How to Reduce a List to a Single Value, 3 Examples Using List-Reduce Workflows Card

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On to the question. 

How to use the List-Reduce card in Workflows?

The List-Reduce card takes a list of values and reduces the list to a single value.

Here are a number of examples where you can use the List-Reduce card to reduce a list of values to a single value:

  • A list of numbers – sum all the numbers
  • A list of numbers – find the largest (or smallest) number
  • A list of messages (text) – create a single message containing all the messages from a list

A good way to understand how this card works is to look at an example to return the sum of all the numbers in a list.

At the end of this blog post, you can download the examples.

Sum of all numbers in a list

Starting with a list of numbers, you want to sum up all the numbers.

A list with numbers

In order to sum up the numbers, you are going to use the List-Reduce card that requires a helper flow.

A flow with a List-Reduce card

Before creating the helper flow, this is how the helper flow works (each bullet point is helper flow running once):

  • 0 (memo, initial value) + 1 = 1
  • 1 + 2 = 3
  • 3 + 3 = 6
  • 6 + 4 = 10
  • 10 + 5 = 15

The List-Reduce card walks through the list number-by-number, at each step adding the current number to the sum from the previous step.

The result of this flow is 15.

The list of numbers was reduced to a single value of 15.

Now let’s build the helper flow so you can set it in the List-Reduce card.

This is how the helper flow looks:

Reduce helper flow

The first card, On Demand-Helper Flow, makes this flow a helper flow. It has two inputs:

  • current number – the current number from the list
  • memo – holds the initial value when the flow runs for the first time and then stores and passes in the sum after each run

The second card, Number-Add, adds two numbers. It adds the current number from the list with memo – which is the previous sum.

The last card, Flow Control-Return, returns the current sum. This sum value is passed back into the helper flow using the memo field.

The helper flow continues to run until all the list numbers are processed.

Now that the helper flow is completed, you can set it on the List-Reduce card. After choosing a helper flow, set the current number field value. Click the arrow pointing down and select item.

A flow with a List-Reduce card

Two things to remember:

  • Set the memo field to type Number. It holds the initial and intermediate sum values when the helper flow runs. Its type should match the type you expect as the final result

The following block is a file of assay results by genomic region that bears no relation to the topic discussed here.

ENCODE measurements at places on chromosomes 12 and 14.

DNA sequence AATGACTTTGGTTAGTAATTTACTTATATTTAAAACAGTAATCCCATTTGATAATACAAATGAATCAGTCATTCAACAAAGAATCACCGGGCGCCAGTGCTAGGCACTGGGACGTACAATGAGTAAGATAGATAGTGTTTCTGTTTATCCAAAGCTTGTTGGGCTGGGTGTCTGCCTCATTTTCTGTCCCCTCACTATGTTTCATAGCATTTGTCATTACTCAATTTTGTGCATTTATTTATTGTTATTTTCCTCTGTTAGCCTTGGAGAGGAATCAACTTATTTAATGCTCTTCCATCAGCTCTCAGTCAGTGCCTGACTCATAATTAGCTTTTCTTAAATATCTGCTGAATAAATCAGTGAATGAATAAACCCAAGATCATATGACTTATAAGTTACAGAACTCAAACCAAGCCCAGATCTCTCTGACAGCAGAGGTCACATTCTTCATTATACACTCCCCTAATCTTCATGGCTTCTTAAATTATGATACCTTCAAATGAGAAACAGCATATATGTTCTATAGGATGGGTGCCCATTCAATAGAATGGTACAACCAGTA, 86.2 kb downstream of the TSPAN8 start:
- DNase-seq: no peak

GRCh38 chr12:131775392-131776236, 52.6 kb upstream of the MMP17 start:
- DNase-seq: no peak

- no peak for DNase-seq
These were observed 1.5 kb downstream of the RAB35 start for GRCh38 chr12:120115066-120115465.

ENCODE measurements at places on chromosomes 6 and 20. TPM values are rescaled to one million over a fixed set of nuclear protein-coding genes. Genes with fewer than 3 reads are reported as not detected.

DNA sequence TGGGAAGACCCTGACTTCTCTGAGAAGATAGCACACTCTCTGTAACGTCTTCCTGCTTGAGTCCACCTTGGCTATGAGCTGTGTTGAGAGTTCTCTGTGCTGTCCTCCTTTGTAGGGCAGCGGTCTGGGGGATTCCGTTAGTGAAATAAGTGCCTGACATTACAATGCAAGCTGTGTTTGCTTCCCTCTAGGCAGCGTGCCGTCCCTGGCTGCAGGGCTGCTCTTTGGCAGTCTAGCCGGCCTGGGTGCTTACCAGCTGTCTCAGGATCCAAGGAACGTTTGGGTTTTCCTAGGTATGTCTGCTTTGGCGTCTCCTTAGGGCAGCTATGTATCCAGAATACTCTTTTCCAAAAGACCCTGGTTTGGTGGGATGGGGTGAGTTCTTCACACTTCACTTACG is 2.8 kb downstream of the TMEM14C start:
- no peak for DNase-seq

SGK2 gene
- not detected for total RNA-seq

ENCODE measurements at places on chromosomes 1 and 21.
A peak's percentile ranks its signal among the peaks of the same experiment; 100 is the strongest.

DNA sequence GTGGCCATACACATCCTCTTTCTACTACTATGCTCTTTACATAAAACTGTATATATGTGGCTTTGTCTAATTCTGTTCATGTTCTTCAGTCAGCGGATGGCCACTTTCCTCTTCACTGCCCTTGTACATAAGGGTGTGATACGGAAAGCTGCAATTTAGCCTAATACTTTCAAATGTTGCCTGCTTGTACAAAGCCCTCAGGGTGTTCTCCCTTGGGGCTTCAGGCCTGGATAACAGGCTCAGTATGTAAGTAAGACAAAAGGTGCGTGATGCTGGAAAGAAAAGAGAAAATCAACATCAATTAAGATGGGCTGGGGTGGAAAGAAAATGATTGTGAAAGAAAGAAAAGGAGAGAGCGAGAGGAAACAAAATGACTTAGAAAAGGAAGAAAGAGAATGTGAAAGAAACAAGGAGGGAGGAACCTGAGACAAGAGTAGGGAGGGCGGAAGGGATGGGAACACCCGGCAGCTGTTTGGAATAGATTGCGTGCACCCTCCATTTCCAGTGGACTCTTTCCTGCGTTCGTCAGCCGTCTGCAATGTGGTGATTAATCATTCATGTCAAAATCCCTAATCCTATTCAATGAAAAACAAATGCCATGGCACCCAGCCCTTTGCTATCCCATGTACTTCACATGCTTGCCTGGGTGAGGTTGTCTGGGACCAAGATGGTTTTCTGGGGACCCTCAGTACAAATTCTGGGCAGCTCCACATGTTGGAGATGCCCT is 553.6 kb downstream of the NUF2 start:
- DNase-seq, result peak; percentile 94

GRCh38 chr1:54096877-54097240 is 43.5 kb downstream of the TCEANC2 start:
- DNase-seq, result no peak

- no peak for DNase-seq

• Set the item (result) to type Number
Setting result type

You are ready to run the flow.

This is the main flow execution:

Running the main flow

A list of [1,2,3,4,5] is passed to the List-Reduce card. The final sum is 15 (item field).

Now let’s look at the helper flow executions.

In the first run, the flow is adding:

1 + 0 = 1

  • 1 – current number from the list
  • 0 – memo
First run

In the second run, the flow is adding:

2 + 1 = 3

  • 2 – current number from the list
  • 1 – sum from the previous run, passed with memo field
Second run

The third flow run:

3 + 3 = 6

  • 3 – current number from the list
  • 3 – sum from the previous run, passed with memo field
Third run

In the fourth flow run:

4 + 6 = 10

  • 4 – current number from the list
  • 6 – sum from the previous run, passed with memo field
Fourth run

In the fifth and final run:

5 + 10 = 15

  • 5 – current number from the list
  • 10 – sum from the previous run, passed with memo field
Fifth run

This example showed you how to sum up a list of numbers (or, reduce a list of numbers to a single value).

Let’s look at more examples that use the List-Reduce card.

Find the largest number in a list of numbers

In this example, you have a number list and want to find the largest number in the list. This is the main flow:

A flow to find the largest number

This is the helper flow:

Finding the largest number – helper flow

In this flow, the Branching-Assign If card is used to compare two numbers, and the bigger number is returned back as the memo value for the next run.

Then the new current number is compared against the current biggest number (memo). The bigger of them is returned. This continues until all the numbers are processed.

The final result where the biggest number is 60.

Finding the largest number

Let’s look at another example.

Creating a single message from multiple messages

This example creates a single message from multiple messages. For example, there is a list of users who were activated. You need to create one message that includes all the messages/users.

This is the main flow:

Create single message flow

This is the helper flow:

A helper flow to create a single message from multiple messages

The following screenshot shows the helper flow 2nd execution. It shows how the message is built.

Helper flow

And, this is the main flow execution showing the final message:

Using List – Reduce card to build a message

In this blog post you learned how to use the List-Reduce card using three examples:

  • A list of numbers – sum all the numbers
  • A list of numbers – find the largest (or smallest) number
  • A list of messages (text) – creating a single message from multiple messages

Try these examples:

  1. Download the flows file
  2. Uncompress the file (you should get reduce.folder file)
  3. Import reduce.folder into Workflows

Watch examples video:

Using the List – Reduce card video

More resources to help you learn:

 📺 Short how-to Workflows videos to help you become a better automation builder.

 🍿 A collection of helpful Workflows tips.

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